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The Saturn Aura is an excellent choice among midsize sedans. It's modern and fresh, with European character and aesthetic flair. Taut and responsive, it drives like a European family sedan, perhaps because it rides on a German Opel platform. The cabin is tastefully done and laid out and all the controls work very well. A wide range of engines and drivetrains is available for improved fuel economy or performance.
For 2008, Aura comes standard with a 2.4-liter four-cylinder engine that earns an EPA-rated 22/30 mpg. Two V6s are available, including a 252-horsepower 3.6-liter V6, and both are smooth, sophisticated engines that make the Aura a very enjoyable car to drive. Introduced partway through the 2007 model year, the Saturn Aura Green Line features a gas-electric hybrid that uses a 2.4-liter four-cylinder engine and a 4 kW electric motor rated at 24/32 mpg.
Underway, we found the Saturn Aura is quiet and handles well. Brakes, suspension and powertrain all work together to respond to the driver's wishes. Compared with the cars in its own price class, such as the Honda Accord, Toyota Camry and Ford Fusion, the Aura is well equipped with safety and comfort features.
Launched as an all-new model for 2007, the Aura was immediately voted North American Car of the Year by a panel of 48 independent automotive journalists.
For 2008, StabiliTrak electronic stability control comes standard on V6 models, and XM Satellite Radio is standard on all Aura models. The four-panel glass panoramic roof offered previously is no longer available.
The Aura is the largest of all Saturn sedans. The Saturn Aura shares the same platform as the Saab 9-3 and the European-market Opel Vectra. The Aura shares styling cues with the Opel. The Saturn Aura is front-wheel drive and rides on a 112-inch wheelbase.
In front, the Aura features a broad grille with a thick chrome insert flanked by almond-shaped, multi-element headlamp units. The nicely sculpted front bumper houses tiny fog lamps on the Aura XR. With big engines and front-wheel drive, the Aura has a requisitely long nose, but thanks to nice tapering of the bumpers, it doesn't look disproportionately front-heavy.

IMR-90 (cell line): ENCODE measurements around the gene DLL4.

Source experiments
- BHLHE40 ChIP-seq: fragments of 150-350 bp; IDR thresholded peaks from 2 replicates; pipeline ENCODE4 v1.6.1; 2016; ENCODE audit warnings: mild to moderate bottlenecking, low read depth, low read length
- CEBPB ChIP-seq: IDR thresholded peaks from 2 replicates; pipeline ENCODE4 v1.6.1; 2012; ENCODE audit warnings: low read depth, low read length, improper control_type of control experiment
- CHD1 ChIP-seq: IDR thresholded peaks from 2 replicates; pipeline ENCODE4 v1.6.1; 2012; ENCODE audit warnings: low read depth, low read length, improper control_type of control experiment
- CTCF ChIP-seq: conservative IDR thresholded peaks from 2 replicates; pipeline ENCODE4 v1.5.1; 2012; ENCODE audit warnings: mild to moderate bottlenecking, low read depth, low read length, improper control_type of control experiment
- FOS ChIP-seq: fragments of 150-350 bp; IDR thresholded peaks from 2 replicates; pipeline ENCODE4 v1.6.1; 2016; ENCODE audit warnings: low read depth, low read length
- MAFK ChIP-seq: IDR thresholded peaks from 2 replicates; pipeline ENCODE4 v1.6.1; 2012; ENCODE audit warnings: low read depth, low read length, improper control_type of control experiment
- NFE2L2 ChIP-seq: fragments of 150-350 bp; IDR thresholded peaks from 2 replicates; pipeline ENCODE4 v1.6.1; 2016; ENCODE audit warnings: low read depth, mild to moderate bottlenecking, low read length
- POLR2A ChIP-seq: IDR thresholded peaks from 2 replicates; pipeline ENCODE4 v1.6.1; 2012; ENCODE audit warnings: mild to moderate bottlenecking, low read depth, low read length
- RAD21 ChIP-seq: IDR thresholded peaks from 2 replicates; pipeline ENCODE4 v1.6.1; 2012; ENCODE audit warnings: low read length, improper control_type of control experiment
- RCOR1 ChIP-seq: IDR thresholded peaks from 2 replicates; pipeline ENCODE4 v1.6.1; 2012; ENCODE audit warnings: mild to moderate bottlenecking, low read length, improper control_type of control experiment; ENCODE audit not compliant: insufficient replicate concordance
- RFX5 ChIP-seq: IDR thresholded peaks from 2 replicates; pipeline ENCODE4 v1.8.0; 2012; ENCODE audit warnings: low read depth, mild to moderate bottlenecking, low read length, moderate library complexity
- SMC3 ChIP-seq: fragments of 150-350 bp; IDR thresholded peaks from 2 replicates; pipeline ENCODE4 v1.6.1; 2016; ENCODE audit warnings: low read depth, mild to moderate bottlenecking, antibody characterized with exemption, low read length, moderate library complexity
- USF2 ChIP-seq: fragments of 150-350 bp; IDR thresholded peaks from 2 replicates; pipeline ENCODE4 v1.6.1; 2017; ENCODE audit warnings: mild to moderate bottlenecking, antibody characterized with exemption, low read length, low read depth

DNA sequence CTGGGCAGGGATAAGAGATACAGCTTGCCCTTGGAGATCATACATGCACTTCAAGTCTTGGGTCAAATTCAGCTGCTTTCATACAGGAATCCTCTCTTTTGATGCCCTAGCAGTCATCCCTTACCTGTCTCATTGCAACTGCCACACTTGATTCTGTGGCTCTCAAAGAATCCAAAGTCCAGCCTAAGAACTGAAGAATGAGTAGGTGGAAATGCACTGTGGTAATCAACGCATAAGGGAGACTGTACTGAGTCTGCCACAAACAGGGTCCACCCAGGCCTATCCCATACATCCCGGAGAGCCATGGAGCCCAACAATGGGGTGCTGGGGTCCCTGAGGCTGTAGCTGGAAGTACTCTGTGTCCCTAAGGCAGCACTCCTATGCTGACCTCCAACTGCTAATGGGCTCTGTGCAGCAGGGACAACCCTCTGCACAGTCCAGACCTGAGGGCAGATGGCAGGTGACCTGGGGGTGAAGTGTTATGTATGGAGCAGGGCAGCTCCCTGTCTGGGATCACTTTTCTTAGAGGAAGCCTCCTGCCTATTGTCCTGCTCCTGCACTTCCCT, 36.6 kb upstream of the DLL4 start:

The body sides are clean and tastefully sculpted, with a healthy bit of chrome detailing on the window trim. The XR takes this a step further with bright door handles. The Aura rides on a long wheelbase, which contributes to an elegant, planted appearance. The rear door is particularly long, however, making it more difficult for your rear-seat passengers to climb in and out in tight parking lots. A power moonroof with sun shade is optional.
All Auras XE models ride on 17-inch wheels; steel wheels with wheel covers are standard; attractive alloy wheels are optional. XR models ride on dressy 14-spoke, 18-inch machined-surface alloy wheels; while the Green Line hybrid runs 16-inch alloys for lower weight and rolling resistance.
The rear end is dominated by glitzy, high-mounted tail lamps that mirror the almond shape of the headlamps and incorporate two strips of fast-illuminating LED brake lights. The bumper is tall.
The interior of the Saturn Aura is tasteful with an assortment of materials. Control operation is straightforward and the ergonomic layout is ideal. Secondary controls are shared with other GM models.
The front seats offer reasonable support for most people, though we would like to see better lumbar support. We found the fabric upholstery to be of high quality. The quality of the optional leather on both the XE and XR seemed marginal, however, with the only exception being the cool-looking Moroccan Brown interior featuring uniquely grained, embossed leather seating inserts. The available eight-way power adjustments for the driver made it easier to get comfortable than in the six-way manual seats. The steering wheel tilts and telescopes, though it feels one size too large for this car. At least with leather-equipped cars, the steering wheel feels good in the hand thanks to soft leather wrapping, which is far preferable to the grainy urethane texture of the wheel you get in cloth-equipped Auras.